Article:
You can be an athlete. The fact is we/you have health issues, just know your limitations and accomadate for it.
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Diagnosed 10/20/08
Positive Bloodwork and Biopsy

#7 GF avenger!

 
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Posted 22 December 2008 - 11:25 PM

Ugh, I can so relate!

I was rowing 4-5 days a week, big bike rides 2-3 days, bike commuting 4-5 days, doing massage 4 days and 4 hours/day/week... And running when I felt like it.

Of course, this coupled with some crazy family stress may have set off the celiac.

The best thing I've found to do is to just go with my body - if I'm tired, headachey, feeling anemic, I don't work out.

Right now I'm exercising very lightly - fun hikes, walking around the neighborhood, XC skiing down the street in this crazy snowstorm has been about my speed. I really can't push it without feeling it for a couple days, but I'm glad to say that my energy overall is up, and I'm finally gaining some weight!

I am disappointed that it's taking so long to get back to uber-competitiveness, but I feel in my gut (ha!) that lots of rest, and lots of good food, is exactly what I need.

Hang in there, y'all. Maybe we could form a celiac intramural eating team? The Gut Busters?!
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#8 JAX555

 
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Posted 15 January 2009 - 12:09 PM

One of the most difficult things with overcoming for me is my passion for athletics. While it is a prime motivator for me to get healthy [I'm underweight, anemic, and can barely function at times through the flareups--makes it really hard to participate in sports for longer than a few good months until I'm out sick/injured again]...it can also be the biggest challenge when it comes to sticking to my diet.

I want so bad to be "normal." I love sport nutrition and sometimes just think if I just "eat healthy" everything will heal. Suffice it to say I have found repeatedly that it doesn't work to eat all the nutrients, calories in the world when my body can't digest it. Still, I feel like having such picky intolerances sets me a part and makes me the "sick girl" instead of the athlete.

In reality I know it's not this way--if I learn to eat what I need, I can build the body and life of the athlete I dream of being. And it would really help to hear stories of other athletes who have or are coming through these kinds of hurdles too--both for friends with similar goals, and so that I know that Celiac doesn't make me a living invalid, but that treating the condition can keep me from being just that.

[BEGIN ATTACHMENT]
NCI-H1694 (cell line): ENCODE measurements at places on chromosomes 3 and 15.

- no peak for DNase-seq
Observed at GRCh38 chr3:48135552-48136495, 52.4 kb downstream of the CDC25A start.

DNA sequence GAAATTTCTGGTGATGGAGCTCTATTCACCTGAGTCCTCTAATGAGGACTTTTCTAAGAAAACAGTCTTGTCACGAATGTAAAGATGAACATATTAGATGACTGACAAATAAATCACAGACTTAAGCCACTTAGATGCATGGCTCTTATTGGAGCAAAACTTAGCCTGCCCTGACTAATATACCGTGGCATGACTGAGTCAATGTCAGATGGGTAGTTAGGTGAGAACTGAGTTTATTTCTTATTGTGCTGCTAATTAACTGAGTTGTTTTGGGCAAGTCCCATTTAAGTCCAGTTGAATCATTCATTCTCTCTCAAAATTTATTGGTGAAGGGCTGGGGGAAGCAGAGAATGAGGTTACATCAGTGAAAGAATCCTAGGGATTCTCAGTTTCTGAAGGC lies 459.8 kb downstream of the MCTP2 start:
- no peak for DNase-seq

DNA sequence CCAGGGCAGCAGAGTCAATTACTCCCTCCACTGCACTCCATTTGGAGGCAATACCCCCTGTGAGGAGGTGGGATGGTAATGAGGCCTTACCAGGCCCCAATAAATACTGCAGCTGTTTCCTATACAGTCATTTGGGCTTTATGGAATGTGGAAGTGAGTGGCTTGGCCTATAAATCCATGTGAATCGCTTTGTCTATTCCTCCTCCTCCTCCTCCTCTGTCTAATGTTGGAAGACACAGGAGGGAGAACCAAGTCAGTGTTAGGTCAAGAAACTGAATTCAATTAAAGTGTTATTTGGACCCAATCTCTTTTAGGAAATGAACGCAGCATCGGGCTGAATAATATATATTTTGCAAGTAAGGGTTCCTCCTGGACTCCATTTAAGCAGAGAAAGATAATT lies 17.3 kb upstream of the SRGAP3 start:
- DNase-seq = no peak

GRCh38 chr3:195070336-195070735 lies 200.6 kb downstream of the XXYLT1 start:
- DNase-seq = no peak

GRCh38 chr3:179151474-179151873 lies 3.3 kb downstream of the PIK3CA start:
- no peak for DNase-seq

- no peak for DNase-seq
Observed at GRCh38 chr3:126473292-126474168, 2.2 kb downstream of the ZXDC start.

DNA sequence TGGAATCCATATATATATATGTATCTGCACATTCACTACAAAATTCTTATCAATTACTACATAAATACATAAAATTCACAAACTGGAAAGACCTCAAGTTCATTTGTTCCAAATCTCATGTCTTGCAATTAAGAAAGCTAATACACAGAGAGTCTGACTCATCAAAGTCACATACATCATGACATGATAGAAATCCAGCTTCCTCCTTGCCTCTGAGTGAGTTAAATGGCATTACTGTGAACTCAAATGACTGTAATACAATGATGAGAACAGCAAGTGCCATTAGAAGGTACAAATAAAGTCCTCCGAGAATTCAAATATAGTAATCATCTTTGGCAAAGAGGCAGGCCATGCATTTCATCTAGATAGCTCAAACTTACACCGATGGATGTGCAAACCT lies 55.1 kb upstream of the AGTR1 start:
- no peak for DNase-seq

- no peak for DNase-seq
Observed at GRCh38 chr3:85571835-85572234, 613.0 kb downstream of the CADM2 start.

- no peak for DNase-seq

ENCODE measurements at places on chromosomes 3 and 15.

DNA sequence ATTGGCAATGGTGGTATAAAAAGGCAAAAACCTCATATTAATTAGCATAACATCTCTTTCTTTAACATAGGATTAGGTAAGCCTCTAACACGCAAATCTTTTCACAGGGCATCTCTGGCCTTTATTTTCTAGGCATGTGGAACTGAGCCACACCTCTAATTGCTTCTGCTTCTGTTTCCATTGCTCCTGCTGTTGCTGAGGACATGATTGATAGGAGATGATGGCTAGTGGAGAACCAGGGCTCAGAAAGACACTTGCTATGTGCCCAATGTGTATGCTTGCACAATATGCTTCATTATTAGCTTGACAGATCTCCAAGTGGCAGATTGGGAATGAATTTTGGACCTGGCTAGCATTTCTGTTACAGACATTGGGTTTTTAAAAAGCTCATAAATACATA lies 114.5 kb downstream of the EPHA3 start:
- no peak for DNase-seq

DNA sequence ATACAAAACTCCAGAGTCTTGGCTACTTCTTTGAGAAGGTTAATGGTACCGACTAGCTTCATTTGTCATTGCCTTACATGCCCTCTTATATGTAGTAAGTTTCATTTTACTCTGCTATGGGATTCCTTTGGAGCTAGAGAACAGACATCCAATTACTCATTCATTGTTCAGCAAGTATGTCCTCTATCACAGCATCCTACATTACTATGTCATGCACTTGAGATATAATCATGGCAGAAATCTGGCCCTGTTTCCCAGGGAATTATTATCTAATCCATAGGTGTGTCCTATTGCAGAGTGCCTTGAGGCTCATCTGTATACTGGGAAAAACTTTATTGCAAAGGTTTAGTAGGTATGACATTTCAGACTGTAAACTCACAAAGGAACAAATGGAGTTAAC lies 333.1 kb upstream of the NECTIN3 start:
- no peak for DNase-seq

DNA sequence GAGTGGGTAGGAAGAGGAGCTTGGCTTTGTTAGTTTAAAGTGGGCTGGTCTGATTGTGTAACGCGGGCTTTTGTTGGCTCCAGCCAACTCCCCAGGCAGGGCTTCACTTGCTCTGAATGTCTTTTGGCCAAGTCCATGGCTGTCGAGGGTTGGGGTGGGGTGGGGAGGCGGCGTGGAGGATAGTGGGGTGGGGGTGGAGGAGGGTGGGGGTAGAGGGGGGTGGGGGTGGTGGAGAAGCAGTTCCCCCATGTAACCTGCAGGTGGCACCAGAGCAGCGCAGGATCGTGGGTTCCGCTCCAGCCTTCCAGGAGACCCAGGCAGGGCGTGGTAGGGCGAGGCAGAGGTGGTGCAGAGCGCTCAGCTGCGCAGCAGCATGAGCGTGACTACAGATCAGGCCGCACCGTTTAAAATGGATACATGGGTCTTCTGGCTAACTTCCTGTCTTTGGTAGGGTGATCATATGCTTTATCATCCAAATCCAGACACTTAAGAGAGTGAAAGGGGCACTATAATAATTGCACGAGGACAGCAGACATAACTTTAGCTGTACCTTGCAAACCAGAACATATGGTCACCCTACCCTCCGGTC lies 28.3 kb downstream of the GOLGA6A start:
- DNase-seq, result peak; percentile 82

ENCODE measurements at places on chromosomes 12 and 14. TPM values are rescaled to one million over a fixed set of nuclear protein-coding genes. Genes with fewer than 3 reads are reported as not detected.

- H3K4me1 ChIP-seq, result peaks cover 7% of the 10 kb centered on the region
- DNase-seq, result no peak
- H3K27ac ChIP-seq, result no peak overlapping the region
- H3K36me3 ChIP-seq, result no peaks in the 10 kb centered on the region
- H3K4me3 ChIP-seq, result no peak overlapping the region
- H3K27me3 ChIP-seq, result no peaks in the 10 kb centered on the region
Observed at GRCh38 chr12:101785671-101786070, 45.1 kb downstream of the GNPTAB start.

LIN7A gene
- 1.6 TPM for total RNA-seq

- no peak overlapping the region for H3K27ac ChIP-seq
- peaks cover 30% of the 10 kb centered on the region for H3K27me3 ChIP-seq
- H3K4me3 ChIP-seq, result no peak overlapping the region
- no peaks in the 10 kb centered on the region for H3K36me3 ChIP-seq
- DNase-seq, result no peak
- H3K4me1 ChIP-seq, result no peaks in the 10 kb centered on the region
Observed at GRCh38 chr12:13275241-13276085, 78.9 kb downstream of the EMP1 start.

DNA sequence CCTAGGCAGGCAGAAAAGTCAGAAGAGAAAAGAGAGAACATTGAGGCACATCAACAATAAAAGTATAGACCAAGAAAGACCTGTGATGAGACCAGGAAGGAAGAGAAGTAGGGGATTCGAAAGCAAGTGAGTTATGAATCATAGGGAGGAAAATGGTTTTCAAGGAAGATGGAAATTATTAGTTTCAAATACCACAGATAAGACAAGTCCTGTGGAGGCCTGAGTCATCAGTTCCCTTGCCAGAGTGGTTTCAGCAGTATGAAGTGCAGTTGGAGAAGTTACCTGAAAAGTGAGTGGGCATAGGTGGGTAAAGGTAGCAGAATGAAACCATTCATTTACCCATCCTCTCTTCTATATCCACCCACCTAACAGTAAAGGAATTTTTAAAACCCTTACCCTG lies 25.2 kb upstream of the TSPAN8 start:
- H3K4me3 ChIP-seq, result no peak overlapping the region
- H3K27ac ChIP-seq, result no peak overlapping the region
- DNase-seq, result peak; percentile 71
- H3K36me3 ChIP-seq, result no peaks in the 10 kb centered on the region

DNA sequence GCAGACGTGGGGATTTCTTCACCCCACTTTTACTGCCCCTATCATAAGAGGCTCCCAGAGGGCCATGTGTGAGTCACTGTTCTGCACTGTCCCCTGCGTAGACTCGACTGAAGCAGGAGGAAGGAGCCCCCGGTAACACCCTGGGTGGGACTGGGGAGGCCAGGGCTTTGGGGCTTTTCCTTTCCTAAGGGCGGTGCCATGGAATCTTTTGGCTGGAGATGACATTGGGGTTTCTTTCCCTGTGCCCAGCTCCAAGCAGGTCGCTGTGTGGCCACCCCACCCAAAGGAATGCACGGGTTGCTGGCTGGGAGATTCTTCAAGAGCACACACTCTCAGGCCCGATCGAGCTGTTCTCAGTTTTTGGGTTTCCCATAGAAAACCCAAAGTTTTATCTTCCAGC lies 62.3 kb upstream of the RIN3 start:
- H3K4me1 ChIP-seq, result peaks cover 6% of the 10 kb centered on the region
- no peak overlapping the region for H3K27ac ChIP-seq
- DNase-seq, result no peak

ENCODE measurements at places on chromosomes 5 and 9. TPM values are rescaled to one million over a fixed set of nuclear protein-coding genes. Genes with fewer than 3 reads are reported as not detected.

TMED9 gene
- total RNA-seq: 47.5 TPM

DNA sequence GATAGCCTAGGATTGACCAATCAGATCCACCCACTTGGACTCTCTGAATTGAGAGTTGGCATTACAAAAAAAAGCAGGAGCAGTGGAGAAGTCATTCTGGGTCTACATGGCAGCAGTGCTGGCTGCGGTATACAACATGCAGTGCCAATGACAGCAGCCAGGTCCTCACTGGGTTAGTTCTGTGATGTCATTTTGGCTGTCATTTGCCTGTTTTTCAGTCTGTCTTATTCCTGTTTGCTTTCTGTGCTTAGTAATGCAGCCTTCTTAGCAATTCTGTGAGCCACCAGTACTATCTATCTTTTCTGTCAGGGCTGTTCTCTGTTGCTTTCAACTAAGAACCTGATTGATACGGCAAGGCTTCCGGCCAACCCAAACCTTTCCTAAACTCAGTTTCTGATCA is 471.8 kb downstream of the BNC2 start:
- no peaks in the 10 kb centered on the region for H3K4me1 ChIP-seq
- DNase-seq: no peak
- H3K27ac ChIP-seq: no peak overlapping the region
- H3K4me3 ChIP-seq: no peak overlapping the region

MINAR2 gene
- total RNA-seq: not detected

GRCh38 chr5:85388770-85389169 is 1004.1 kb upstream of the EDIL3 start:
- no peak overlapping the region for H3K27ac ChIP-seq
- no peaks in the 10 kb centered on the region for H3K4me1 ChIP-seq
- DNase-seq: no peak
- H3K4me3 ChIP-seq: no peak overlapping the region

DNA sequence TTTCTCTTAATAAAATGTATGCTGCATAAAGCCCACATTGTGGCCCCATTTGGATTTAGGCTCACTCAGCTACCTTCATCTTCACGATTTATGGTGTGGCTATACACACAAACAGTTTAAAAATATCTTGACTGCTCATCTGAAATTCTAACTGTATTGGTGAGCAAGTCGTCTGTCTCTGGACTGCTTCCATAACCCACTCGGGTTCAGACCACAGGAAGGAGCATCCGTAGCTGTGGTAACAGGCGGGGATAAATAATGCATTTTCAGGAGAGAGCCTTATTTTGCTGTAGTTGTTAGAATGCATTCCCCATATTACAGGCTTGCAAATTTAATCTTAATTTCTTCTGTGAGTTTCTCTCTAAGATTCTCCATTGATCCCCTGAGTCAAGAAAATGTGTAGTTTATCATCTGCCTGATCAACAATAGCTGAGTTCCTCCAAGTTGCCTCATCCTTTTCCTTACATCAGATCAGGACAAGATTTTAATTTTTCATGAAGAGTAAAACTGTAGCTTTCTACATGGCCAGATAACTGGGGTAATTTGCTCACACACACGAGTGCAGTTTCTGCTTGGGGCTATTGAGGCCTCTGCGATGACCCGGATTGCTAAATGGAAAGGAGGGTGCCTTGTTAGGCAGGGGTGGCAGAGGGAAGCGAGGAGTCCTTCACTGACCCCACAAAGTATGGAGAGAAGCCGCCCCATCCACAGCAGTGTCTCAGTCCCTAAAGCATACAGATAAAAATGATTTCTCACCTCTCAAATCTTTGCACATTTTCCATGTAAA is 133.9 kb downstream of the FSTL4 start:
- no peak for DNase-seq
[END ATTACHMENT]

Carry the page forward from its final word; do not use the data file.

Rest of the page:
Hey Girl,
Fellow athlete here...and I understand. Beating this Celiac thing is a mindset. You have to accept it, make the adjustments, and move on. Don't let this thing define you or restrict you. By dipping into the cookie jar, you might get some satisfaction out of rebelling against the diet restrictions - but in the end you lose. Just decide that it doesn't matter that you need to avoid a handful of foods, enjoy everything else that you CAN safely eat, and focus on living your life. Every war is won in the mind...

JAX
Montreal, Canada
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#9 bigbird16

 
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Posted 16 January 2009 - 10:32 AM

Spunky,

Give yourself time. I've only been gluten free since mid-November, and it has made such a difference already in my performance in class, rehearsals, and shows. I'm a dancer. I've always been the fat one. No matter what I did, I couldn't lose weight, and in spite of any efforts, it crept up and up. (All of my group's dancers are of a healthy weight, none the too thin type; we all eat healthy, nosh well, dance a lot, and thoroughly enjoy our food.) Especially over the past three or four years, the weight, lethargy, joint pain, breathing difficulties, headaches, balance issues, clumsiness, tummy troubles, etc. increased. It all impacted the dancing. I dreaded even going for a hour class because I wanted to stay in bed and sleep like a dead woman and was already, before even donning the dance shoes, in so much pain. I was doing less and less and branded as lazy and not trying hard enough, even though I came to every class or rehearsal and pushed as hard as I could. Felt like a lot to me, but I kept falling behind.